There’s something about old books that appeals to me. When I say old, I mean anything published in the early 1900’s (or even earlier). When I hold a really old book in my hands, I think about all the people who owned the book before I did. I look inside for inscriptions and make up stories about the previous readers.
“lot’s of love to Elaine From Janice and Karen- 30-6-65”
There’s even a long row of xxxxs under the inscription. Who were Janice and Elaine? Were they siblings? Other relatives? They spelled ‘lots’ incorrectly but that doesn’t tell me much. The date is written differently than I would expect, so were they from another country? I’ll never know and I’m fine with that. It’s still fun to wonder.
My favorite books are the really old ones. I have a book of Andersen’s Fairy Tales with a color cover plate that was published in 1884 and purchased in a used book store in New Jersey sometime in the early 1970’s. The book has been in my possession ever since and while it’s not in the greatest condition (for some reason, the little mermaid on the cover looks like she has a moustache), it is still a pleasure to pick up and read.
“Pilgrims of the Night” by Frederick William Faber was another old book I discovered in a used book store. I bought it just a few years ago, drawn to it by the simple fact that it was published over one hundred years ago. I’ve never even read it (Christian poetry just isn’t really my thing) but I couldn’t walk away from another book published in 1884. It even had a handwritten inscription inside, dated 12/25/1885.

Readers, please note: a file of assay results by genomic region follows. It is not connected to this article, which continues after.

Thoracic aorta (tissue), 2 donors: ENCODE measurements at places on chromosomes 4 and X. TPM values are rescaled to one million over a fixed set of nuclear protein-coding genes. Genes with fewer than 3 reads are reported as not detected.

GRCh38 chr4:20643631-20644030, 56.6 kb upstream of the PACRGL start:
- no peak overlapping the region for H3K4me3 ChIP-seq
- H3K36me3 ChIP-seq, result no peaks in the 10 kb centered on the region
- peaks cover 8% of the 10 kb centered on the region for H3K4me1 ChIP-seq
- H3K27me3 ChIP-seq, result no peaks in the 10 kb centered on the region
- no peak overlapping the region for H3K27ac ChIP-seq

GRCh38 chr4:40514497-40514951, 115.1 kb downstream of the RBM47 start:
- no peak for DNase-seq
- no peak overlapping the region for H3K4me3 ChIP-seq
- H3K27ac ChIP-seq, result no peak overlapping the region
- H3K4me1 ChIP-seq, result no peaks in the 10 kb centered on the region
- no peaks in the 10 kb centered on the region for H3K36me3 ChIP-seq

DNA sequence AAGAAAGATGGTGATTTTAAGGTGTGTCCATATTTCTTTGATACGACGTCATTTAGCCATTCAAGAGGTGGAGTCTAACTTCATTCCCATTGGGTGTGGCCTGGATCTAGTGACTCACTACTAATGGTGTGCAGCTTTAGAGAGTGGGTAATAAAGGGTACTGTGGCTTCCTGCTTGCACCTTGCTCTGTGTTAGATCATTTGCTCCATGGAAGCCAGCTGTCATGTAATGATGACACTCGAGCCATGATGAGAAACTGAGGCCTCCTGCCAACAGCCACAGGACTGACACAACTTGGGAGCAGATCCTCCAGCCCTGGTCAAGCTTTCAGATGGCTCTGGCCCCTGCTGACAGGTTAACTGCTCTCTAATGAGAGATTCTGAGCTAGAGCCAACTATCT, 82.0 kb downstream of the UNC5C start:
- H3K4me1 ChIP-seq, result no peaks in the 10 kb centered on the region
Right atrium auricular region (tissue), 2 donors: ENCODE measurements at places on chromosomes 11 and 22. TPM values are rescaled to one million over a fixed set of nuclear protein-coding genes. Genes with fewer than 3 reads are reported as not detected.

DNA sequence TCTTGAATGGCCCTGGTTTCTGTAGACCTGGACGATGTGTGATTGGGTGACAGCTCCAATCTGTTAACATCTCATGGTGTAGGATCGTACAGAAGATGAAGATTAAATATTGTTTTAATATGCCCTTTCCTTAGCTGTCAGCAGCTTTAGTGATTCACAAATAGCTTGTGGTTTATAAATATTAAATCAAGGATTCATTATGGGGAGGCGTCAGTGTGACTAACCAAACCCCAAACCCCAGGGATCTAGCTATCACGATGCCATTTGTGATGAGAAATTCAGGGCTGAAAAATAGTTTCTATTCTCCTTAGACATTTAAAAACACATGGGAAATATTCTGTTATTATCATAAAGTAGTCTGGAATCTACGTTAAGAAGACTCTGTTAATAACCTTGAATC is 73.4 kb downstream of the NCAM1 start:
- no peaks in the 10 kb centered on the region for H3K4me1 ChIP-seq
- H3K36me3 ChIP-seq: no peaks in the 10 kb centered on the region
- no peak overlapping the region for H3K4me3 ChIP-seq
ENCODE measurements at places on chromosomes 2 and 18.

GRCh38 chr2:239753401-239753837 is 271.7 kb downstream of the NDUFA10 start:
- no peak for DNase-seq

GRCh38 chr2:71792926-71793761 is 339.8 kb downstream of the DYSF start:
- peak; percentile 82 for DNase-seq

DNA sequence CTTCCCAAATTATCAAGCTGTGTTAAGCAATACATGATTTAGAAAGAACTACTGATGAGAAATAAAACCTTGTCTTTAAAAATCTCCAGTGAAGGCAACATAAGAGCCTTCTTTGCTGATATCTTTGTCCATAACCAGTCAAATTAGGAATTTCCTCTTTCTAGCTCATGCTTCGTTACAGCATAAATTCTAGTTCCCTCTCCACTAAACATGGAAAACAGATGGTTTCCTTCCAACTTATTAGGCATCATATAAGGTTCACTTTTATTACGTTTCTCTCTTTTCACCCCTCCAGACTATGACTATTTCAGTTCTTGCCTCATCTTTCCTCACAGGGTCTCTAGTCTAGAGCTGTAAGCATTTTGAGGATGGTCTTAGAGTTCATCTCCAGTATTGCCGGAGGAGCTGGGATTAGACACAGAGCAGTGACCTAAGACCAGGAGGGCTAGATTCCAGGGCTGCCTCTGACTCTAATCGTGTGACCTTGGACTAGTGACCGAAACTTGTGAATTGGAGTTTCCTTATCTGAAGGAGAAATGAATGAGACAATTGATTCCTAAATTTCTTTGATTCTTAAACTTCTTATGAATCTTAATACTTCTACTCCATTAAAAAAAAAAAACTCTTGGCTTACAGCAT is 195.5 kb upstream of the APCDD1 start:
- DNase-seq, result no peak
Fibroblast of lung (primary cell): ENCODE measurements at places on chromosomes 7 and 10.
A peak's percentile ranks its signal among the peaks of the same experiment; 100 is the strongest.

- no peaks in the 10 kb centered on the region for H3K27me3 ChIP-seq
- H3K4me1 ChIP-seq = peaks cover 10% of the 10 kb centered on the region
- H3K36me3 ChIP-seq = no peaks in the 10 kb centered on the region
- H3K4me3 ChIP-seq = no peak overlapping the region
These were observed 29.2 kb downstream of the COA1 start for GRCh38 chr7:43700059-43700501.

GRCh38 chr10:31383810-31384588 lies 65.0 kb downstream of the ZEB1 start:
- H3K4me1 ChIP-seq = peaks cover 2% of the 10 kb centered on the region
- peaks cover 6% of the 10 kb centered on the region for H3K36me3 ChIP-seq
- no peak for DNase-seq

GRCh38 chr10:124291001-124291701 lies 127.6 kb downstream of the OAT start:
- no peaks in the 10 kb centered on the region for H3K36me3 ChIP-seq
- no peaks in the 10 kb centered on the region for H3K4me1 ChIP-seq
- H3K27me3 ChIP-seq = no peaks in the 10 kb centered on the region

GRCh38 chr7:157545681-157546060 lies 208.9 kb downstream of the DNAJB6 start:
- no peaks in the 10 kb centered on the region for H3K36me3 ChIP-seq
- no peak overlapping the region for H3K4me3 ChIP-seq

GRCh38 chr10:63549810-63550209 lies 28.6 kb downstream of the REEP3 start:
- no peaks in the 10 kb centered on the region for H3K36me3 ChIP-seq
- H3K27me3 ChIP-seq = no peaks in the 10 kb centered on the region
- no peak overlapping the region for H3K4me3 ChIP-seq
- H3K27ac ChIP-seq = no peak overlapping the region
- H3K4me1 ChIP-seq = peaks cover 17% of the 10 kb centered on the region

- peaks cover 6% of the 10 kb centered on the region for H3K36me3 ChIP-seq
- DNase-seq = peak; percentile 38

Of course, my absolute favorite old books are the ones in my Oz collection. I think I’ve written about these before, so I won’t go into detail, except to say that there is nothing like pulling out an old copy of “Rinkitink in Oz” or “Kapumpo in Oz” to make me feel like I’m eight years old again.
And finally there are the books I read as a child and tracked down as an adult. When I was four or five, my father read me a book about a little boy who lived in an electric house. The only thing I remembered about this story was that one day something happened and he ended up doing everything backwards, including taking a shower upside down while a machine scrubbed his feet.
Memories of this book lingered for years but I never had any luck finding it. Then a few years ago the wonders of the Internet solved the puzzle and I was able to not only learn the title of the book, but find a copy in a used bookstore on the other side of the country.
“Lazy Tommy Pumpkinhead” now sits on a shelf in my office, reminding me that books are powerful enough to keep a hold on us for a lifetime.
Do you have old books you’ve discovered or rediscovered? I’d love to hear about them.
|Pilgrims of the Night by Frederick William Faber|
|Lazy Tommy Pumpkinhead by William Pene DuBois|
|Pinocchio in America by Angelo Patri|
|Andersen's Fairy Tales by Hans Christian Andersen|
|Mother West Wind "How" Stories by Thornton W. Burgess|